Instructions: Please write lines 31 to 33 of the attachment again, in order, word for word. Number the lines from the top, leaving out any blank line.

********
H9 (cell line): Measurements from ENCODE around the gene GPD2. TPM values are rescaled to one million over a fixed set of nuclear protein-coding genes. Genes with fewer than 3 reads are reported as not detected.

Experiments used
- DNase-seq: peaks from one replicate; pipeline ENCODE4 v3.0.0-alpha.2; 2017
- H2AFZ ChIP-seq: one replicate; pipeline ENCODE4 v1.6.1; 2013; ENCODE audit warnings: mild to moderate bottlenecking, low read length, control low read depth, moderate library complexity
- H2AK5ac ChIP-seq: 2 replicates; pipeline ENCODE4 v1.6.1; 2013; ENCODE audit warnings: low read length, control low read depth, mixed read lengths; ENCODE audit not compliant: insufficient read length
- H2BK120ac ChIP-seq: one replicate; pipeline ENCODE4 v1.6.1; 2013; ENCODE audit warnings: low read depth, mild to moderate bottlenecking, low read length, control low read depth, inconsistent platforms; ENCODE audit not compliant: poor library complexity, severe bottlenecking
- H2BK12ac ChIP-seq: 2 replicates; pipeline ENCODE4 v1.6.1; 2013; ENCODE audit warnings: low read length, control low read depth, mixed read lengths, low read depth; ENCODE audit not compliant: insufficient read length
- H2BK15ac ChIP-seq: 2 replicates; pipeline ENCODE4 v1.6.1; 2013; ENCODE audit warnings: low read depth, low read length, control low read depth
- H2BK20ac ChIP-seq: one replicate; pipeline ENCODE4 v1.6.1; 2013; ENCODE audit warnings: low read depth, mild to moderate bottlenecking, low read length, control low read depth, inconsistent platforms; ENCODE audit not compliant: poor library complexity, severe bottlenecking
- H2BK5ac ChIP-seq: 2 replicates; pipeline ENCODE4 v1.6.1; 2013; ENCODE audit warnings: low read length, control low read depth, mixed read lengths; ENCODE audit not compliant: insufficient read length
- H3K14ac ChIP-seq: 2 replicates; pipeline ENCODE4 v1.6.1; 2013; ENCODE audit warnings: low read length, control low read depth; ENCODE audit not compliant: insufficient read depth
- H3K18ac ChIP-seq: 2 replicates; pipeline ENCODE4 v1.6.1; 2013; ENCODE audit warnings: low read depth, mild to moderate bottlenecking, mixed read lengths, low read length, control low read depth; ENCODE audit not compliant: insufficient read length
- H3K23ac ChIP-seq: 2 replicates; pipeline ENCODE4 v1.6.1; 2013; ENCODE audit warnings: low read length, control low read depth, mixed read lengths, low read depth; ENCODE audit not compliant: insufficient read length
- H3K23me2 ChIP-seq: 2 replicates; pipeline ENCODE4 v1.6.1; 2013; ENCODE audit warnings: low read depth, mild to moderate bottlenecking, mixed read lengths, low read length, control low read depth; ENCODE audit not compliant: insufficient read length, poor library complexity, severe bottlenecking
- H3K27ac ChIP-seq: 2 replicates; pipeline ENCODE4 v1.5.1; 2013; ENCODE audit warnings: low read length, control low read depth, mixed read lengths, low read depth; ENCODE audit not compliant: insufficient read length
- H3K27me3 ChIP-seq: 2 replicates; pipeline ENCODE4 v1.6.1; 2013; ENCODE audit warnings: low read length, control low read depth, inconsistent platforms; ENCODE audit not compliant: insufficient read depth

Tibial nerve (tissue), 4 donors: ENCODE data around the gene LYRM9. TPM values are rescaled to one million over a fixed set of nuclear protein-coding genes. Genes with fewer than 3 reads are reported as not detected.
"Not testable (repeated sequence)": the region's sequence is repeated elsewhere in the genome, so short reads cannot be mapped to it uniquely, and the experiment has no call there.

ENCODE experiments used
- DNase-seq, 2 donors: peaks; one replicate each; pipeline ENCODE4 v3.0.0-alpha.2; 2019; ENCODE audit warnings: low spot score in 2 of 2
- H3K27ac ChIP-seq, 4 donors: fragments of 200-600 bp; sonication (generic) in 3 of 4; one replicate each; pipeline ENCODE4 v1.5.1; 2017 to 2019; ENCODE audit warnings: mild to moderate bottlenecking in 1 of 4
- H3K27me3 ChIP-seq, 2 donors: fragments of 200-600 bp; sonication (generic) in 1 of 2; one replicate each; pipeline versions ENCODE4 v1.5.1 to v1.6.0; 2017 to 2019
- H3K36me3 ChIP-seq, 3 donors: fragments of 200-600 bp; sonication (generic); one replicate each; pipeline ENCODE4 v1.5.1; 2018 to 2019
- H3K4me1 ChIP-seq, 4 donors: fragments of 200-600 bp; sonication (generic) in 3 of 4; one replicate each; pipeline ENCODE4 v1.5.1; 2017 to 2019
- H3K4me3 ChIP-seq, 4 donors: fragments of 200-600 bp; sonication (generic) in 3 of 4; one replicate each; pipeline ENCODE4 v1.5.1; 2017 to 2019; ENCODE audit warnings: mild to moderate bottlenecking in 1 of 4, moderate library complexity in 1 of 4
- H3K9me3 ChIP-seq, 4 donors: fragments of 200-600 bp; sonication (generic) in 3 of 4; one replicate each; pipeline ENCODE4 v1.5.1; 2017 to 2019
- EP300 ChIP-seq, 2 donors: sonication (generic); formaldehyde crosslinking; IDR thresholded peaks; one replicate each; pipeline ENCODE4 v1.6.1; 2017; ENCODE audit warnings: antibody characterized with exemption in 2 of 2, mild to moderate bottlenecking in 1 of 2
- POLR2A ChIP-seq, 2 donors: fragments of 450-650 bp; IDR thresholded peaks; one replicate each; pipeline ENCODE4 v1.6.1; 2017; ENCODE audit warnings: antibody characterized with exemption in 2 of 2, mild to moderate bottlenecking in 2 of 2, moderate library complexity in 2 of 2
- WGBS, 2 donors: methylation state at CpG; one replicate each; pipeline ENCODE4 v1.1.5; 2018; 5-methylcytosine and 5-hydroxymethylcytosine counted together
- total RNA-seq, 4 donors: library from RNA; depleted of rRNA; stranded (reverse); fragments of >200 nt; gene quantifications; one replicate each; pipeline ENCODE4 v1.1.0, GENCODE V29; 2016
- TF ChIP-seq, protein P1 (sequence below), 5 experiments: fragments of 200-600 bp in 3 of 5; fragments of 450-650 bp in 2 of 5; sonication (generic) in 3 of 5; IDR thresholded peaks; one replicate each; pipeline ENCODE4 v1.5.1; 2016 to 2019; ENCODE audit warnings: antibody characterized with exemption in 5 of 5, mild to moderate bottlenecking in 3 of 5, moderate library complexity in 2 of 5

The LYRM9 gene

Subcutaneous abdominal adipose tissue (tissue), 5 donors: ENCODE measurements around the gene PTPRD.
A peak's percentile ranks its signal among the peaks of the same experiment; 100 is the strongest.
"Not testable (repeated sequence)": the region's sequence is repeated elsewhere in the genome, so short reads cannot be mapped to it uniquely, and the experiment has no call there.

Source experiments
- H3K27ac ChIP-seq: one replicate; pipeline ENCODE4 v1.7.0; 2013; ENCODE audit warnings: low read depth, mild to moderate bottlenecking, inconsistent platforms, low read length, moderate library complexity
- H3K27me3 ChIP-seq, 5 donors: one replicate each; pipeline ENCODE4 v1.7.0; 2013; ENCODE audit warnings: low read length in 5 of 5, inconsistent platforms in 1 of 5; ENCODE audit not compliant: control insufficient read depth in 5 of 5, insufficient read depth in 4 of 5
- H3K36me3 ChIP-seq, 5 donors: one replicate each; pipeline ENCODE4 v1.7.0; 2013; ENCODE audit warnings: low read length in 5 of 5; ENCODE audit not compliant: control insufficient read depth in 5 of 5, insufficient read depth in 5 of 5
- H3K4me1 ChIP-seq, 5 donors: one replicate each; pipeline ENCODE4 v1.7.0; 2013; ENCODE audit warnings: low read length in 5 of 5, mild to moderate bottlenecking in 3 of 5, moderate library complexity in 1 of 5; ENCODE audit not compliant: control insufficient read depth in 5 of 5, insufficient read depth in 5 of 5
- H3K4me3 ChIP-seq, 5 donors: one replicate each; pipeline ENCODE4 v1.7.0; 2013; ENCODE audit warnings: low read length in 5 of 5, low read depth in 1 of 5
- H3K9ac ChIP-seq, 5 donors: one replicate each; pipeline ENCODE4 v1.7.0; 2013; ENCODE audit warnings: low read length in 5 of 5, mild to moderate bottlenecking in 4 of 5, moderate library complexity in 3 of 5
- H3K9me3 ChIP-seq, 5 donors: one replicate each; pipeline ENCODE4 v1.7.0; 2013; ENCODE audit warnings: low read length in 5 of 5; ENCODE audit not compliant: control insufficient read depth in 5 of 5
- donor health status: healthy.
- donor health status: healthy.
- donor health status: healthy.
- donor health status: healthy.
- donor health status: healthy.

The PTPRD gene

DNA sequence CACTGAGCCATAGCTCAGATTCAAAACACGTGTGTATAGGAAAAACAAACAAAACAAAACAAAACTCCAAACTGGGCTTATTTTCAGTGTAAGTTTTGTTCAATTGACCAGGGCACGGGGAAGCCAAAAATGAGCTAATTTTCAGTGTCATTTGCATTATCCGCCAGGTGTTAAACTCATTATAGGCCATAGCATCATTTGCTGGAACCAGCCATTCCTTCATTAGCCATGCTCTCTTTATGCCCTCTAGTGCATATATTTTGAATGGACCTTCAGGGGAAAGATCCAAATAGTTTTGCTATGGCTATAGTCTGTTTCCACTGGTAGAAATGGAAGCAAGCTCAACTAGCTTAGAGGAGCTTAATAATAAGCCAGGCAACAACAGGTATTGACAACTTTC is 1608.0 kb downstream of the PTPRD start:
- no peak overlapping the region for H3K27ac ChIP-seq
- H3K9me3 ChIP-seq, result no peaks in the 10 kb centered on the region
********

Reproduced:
- TF ChIP-seq, protein P1 (sequence below), 5 experiments: fragments of 200-600 bp in 3 of 5; fragments of 450-650 bp in 2 of 5; sonication (generic) in 3 of 5; IDR thresholded peaks; one replicate each; pipeline ENCODE4 v1.5.1; 2016 to 2019; ENCODE audit warnings: antibody characterized with exemption in 5 of 5, mild to moderate bottlenecking in 3 of 5, moderate library complexity in 2 of 5

The LYRM9 gene

Subcutaneous abdominal adipose tissue (tissue), 5 donors: ENCODE measurements around the gene PTPRD.